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Associated Press


Australia batsman Steve Smith has termed former captain Ian Chappell's comments advocating protection of tailenders from short-pitched deliveries as outlandish, saying short balls are a part of the game.

Chappell, one of the finest experts of the game, rejected banning bouncers altogether but had talked about strengthening laws regarding the protection of lower-order batsmen in the light of a series of blows to head and concussion-related incidents.

But Smith does not agree with the suggestion.

"It seems like Ian Chappell has an outlandish statement after every match at the moment," Smith told 'SEN Mornings'.

"From my point of view, short balls are part of the game. We've seen over the years there's been some fantastic battles and I don't think it should be outlawed at all."

Smith insisted he has no issue with the quicks bowling short to lower order batsmen.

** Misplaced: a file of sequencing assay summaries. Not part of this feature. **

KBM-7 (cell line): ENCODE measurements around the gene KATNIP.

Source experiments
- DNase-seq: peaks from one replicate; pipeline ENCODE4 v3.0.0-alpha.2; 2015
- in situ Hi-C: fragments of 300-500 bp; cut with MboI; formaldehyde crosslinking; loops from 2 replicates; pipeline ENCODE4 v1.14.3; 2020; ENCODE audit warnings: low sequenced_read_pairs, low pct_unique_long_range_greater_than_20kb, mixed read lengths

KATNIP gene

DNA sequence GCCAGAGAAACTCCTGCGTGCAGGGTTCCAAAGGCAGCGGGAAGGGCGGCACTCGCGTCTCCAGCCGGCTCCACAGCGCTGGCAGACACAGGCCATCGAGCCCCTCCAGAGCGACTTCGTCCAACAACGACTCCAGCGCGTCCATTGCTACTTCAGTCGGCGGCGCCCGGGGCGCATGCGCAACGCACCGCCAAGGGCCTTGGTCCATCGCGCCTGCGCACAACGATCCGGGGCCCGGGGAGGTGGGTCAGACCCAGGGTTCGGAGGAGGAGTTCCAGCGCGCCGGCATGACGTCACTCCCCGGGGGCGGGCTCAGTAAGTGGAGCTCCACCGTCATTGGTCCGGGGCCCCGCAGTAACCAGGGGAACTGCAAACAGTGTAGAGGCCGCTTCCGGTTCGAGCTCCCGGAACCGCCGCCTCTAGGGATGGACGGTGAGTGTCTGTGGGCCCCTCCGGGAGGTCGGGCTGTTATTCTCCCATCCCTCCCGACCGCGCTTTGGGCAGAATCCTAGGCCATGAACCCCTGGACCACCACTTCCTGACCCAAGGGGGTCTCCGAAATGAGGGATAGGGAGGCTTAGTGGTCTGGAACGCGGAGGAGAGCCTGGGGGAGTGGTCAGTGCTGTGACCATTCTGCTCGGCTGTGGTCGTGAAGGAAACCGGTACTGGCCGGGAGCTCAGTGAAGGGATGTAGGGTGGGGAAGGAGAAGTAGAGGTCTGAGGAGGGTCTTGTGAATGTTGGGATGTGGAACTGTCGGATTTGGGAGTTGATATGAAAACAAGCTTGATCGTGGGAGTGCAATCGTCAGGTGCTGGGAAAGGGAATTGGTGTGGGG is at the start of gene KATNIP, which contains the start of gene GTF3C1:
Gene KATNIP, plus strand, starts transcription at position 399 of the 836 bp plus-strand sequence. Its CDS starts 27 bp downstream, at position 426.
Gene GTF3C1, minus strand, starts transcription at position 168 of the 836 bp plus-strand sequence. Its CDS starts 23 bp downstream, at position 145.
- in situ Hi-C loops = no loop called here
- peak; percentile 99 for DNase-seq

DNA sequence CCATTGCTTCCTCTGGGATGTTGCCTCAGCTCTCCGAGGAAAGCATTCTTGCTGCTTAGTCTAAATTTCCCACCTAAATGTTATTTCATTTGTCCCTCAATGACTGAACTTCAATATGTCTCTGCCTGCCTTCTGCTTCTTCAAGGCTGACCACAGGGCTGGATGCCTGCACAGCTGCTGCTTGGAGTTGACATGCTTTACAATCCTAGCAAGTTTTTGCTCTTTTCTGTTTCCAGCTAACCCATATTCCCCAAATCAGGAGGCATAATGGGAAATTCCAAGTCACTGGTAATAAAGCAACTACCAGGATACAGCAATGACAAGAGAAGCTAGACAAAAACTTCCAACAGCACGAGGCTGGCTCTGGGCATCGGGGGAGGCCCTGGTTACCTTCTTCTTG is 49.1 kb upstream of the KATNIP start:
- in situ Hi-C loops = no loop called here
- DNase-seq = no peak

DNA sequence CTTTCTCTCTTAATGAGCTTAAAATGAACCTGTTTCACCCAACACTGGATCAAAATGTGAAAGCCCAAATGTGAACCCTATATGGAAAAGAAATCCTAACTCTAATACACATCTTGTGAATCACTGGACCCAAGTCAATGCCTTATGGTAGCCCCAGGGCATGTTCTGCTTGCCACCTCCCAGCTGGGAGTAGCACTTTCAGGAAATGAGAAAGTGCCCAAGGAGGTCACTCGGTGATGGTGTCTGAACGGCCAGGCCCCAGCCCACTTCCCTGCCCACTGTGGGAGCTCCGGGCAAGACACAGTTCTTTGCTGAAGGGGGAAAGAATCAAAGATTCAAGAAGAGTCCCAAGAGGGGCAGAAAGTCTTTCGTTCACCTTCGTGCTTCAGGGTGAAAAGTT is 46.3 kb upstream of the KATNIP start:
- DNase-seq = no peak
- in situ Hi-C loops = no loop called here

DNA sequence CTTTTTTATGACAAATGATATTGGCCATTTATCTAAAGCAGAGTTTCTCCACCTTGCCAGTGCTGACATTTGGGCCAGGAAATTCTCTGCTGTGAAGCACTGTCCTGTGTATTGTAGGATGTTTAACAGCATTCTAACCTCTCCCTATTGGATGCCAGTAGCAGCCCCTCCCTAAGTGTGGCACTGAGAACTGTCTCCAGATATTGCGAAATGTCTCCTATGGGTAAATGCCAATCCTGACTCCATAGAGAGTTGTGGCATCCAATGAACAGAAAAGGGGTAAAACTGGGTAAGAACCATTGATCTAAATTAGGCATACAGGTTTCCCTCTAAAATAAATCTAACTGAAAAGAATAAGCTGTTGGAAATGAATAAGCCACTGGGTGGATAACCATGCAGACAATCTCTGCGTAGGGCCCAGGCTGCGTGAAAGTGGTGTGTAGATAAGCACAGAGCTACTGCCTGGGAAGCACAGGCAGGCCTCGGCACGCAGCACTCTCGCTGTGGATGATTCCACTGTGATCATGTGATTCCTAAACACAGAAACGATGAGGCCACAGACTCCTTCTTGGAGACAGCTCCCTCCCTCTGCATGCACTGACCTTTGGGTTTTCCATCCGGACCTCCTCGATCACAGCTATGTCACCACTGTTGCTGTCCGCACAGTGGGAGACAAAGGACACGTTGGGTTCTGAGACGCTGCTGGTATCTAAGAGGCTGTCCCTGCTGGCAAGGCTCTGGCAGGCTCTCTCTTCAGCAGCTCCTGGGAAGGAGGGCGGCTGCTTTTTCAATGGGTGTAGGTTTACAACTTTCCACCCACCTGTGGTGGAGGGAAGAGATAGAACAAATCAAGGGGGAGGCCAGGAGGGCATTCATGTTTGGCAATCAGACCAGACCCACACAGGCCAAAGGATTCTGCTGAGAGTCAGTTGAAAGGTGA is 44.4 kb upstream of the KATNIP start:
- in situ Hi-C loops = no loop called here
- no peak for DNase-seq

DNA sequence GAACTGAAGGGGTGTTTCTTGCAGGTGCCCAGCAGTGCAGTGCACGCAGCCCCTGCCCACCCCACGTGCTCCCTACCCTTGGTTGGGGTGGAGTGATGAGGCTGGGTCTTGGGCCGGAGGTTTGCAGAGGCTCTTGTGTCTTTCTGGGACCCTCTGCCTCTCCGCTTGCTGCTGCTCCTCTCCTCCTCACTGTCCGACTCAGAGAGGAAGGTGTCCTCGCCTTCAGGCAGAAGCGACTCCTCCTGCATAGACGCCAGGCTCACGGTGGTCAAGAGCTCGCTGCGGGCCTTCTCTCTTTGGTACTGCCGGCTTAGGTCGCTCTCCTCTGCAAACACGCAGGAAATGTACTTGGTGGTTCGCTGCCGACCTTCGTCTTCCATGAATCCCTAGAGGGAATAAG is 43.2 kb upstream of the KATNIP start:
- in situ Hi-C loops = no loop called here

"Yep, no dramas from me," he added.

A series of blows marred the run-up to the Test series between India and Australia to head and concussion-related substitutes, reviving the debate around the use of bouncers by fast bowlers.

While rejecting a complete ban, Chappell had said that time was ripe for a worldwide review into on-field safety and strengthen laws regarding the protection of tailenders in facing short-pitched bowling.

Chappell, a former Australia captain, had earlier suggested switch-hitting, a skill that some of the Australians played well, was an "unfair" tactic.

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